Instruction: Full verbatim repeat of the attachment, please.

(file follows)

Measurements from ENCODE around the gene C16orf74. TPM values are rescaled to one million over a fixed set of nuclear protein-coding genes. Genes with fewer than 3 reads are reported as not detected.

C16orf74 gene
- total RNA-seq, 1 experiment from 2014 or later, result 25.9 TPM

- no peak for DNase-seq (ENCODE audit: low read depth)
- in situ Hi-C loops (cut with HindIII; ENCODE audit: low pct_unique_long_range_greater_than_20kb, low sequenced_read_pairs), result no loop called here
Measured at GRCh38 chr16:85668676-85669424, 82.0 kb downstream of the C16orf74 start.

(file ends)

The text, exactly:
Measurements from ENCODE around the gene C16orf74. TPM values are rescaled to one million over a fixed set of nuclear protein-coding genes. Genes with fewer than 3 reads are reported as not detected.

C16orf74 gene
- total RNA-seq, 1 experiment from 2014 or later, result 25.9 TPM

- no peak for DNase-seq (ENCODE audit: low read depth)
- in situ Hi-C loops (cut with HindIII; ENCODE audit: low pct_unique_long_range_greater_than_20kb, low sequenced_read_pairs), result no loop called here
Measured at GRCh38 chr16:85668676-85669424, 82.0 kb downstream of the C16orf74 start.